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The Federated States of Micronesia (FSM) is a group of islands in the Pacific Ocean located between the Philippines and Hawaii and south of the island of Guam, a US Territory. Geographically, the FSM is part of the archipelago of the Caroline Islands, a scattered group of islands that were included in a UN Trust Territory under US protection after WWII. For such a small country, Micronesia is full of interesting facts.
Whereas many of these islands are still US territories and protectorates, the four states of Chuuk, Pohnpei, Yap and Kosrae that form the FSM drew a Constitution in 1979 and became an independent country in 1986. Palau also decided to be an independent country and used to be the world’s youngest country until South Sudan was formed in 2011. Their remoteness and the limited amount of travelers who visit, is the reason why I am fascinated by this part of the world. After having traveled through the South Pacific extensively, from the Solomon Islands to Vanuatu, Fiji, Samoa, Tonga, American Samoa, French Polynesia and The Cook Islands, I wanted to explore the North Pacific.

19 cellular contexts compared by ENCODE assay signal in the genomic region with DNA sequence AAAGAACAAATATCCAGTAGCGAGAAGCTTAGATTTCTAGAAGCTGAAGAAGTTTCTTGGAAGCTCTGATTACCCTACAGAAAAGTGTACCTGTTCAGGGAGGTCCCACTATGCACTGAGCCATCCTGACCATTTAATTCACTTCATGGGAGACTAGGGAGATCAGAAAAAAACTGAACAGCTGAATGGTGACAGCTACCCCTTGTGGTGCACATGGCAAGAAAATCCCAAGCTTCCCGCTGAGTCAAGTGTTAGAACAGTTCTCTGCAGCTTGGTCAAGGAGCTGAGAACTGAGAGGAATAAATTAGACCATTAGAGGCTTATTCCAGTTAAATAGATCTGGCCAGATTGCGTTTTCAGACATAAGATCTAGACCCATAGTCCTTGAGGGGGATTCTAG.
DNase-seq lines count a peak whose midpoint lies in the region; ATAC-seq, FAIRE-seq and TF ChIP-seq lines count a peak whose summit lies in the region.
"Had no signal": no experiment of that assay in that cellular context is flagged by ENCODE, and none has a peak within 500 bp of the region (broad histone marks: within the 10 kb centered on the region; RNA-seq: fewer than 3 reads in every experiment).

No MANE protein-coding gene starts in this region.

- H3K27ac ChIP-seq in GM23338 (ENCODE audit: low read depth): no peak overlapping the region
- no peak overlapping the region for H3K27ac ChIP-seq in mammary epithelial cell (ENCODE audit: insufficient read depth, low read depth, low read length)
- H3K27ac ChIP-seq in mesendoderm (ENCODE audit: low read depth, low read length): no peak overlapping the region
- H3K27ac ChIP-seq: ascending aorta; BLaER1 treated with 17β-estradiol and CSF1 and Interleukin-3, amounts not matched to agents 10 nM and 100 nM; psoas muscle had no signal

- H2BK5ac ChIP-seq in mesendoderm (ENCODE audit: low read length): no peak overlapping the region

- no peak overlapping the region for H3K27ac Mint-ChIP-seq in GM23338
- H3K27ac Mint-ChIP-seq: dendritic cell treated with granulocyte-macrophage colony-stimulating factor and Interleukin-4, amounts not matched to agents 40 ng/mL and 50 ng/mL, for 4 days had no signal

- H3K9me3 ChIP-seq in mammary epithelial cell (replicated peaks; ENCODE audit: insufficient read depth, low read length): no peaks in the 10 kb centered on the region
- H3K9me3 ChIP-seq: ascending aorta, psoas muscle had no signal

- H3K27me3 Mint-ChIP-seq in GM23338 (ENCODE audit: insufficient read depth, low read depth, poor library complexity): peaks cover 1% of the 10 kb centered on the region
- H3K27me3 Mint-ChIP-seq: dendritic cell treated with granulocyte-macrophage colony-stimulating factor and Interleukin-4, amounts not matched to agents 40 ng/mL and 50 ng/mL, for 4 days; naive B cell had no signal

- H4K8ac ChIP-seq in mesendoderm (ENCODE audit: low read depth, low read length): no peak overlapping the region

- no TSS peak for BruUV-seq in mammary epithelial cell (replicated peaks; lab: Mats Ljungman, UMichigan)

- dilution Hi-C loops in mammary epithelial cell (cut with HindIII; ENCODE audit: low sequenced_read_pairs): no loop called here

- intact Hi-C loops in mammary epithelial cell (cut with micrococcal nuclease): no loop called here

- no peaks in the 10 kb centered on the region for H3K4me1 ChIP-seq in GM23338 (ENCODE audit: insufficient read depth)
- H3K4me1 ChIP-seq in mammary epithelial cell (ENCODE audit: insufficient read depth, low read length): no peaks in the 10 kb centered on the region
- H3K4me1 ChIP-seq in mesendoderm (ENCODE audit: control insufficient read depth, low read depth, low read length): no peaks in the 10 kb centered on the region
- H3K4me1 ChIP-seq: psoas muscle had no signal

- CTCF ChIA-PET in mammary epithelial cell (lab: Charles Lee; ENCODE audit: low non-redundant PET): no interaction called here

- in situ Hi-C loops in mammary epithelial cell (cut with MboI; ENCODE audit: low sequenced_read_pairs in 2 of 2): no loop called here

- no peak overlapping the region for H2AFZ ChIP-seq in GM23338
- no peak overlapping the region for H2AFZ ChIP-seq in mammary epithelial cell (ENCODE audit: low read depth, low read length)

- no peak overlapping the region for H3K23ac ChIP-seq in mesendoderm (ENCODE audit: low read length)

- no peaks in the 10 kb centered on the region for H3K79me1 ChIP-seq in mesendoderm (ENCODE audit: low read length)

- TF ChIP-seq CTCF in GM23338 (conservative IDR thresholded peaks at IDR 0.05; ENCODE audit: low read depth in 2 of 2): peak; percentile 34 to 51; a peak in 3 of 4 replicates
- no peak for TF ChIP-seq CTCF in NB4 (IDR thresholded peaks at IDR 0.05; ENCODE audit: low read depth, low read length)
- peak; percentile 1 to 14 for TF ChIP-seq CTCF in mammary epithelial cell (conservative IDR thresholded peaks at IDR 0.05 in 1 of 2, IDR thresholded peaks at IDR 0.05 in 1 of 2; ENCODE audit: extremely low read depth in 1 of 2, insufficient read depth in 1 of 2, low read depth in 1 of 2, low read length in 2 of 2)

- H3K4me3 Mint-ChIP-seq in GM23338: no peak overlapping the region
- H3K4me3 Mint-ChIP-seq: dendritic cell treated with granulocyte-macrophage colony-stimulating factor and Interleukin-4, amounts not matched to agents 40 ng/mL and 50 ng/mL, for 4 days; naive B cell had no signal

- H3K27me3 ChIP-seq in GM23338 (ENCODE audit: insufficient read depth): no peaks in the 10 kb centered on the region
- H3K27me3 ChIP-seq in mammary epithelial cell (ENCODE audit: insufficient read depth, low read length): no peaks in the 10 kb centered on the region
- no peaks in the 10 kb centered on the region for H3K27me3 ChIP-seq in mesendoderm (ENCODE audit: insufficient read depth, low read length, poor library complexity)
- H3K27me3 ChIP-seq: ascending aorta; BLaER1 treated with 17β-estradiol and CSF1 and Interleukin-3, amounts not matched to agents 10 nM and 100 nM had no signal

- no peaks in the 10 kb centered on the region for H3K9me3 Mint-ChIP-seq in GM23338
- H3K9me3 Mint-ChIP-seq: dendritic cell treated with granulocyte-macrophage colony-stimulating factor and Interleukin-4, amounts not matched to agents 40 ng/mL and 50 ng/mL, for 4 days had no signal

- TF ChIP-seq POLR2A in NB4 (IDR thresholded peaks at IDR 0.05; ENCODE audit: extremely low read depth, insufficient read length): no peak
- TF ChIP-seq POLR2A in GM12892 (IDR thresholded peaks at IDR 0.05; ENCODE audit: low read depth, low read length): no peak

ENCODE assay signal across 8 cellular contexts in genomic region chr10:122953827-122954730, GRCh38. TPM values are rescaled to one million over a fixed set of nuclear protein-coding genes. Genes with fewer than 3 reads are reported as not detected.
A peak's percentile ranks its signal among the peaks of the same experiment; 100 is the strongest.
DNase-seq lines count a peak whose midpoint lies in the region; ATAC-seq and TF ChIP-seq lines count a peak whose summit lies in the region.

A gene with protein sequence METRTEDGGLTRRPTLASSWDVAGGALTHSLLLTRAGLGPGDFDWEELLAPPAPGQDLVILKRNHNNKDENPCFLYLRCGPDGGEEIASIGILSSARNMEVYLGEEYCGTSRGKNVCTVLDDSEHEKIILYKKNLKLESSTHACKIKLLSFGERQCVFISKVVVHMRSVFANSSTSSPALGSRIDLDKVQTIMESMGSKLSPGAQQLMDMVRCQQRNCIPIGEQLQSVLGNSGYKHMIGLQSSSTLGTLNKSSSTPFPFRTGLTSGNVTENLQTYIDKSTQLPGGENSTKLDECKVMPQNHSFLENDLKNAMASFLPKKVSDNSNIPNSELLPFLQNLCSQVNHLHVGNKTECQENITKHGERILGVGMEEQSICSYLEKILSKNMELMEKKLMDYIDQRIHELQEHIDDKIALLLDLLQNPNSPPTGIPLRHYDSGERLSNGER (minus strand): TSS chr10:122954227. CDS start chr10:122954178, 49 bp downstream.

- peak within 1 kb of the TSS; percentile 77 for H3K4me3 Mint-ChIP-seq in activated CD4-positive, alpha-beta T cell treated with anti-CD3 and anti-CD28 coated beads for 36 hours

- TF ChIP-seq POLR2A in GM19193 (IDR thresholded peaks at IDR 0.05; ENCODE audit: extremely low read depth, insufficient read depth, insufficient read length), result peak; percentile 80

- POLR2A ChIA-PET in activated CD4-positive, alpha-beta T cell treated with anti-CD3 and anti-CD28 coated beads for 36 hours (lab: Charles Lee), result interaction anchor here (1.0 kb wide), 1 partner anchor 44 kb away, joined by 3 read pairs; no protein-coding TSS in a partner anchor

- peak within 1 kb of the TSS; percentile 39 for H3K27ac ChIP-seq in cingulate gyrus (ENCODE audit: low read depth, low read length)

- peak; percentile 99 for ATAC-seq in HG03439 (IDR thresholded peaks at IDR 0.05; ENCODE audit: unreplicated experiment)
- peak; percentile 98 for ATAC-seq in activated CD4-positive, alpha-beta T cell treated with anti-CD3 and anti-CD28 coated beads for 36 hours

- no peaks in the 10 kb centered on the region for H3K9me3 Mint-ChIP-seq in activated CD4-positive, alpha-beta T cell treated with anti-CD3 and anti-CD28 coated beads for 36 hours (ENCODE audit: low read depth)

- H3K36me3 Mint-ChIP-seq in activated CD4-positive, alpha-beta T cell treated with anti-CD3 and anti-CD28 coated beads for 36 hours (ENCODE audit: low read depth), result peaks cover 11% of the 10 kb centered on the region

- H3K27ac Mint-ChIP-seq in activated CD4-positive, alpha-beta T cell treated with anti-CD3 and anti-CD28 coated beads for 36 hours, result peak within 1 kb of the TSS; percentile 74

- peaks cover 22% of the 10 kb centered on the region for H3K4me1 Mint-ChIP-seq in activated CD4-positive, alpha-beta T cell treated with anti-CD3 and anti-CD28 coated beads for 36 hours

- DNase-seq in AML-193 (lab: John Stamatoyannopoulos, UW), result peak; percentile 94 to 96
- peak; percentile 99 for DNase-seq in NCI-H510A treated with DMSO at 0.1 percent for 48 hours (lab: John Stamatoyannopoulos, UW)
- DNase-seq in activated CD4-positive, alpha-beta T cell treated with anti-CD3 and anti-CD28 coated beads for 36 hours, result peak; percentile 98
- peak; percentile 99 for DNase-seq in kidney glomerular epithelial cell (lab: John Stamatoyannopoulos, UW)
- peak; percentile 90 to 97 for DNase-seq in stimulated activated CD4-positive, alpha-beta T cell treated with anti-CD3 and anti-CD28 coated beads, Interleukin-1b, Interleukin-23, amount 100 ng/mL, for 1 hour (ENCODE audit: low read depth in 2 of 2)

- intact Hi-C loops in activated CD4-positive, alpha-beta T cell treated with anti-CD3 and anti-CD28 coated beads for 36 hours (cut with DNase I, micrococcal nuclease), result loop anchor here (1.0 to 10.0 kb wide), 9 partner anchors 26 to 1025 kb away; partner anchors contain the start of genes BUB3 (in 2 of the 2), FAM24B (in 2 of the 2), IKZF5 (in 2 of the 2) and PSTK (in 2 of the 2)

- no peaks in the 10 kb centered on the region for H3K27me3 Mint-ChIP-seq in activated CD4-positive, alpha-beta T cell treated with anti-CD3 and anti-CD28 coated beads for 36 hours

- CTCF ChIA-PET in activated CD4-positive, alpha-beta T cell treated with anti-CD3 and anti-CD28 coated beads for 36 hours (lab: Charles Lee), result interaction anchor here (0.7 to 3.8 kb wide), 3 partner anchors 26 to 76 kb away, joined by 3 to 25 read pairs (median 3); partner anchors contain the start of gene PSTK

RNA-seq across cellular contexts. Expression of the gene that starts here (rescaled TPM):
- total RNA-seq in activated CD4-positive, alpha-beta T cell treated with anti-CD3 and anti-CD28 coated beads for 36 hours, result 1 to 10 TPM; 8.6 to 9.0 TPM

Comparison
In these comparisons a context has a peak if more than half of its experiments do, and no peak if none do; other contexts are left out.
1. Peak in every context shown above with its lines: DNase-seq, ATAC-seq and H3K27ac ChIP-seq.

1. Its existence
Chances are you have never heard of Micronesia or the federated States of Micronesia. Micronesia is a group of over 600 islands in the North Pacific that include Guam, the Federated States of Micronesia and Saipan among others. It is not to be confused with the Federated States of Micronesia, an independent country that is also part of the Caroline Islands and the Micronesia archipelago as I was mentioning before. FSM receives less than 45,000 visitors a year, most of which are divers, and that makes it one of the least visited countries in the world so it is only fair that you never heard of it.
2. Close to the US but independent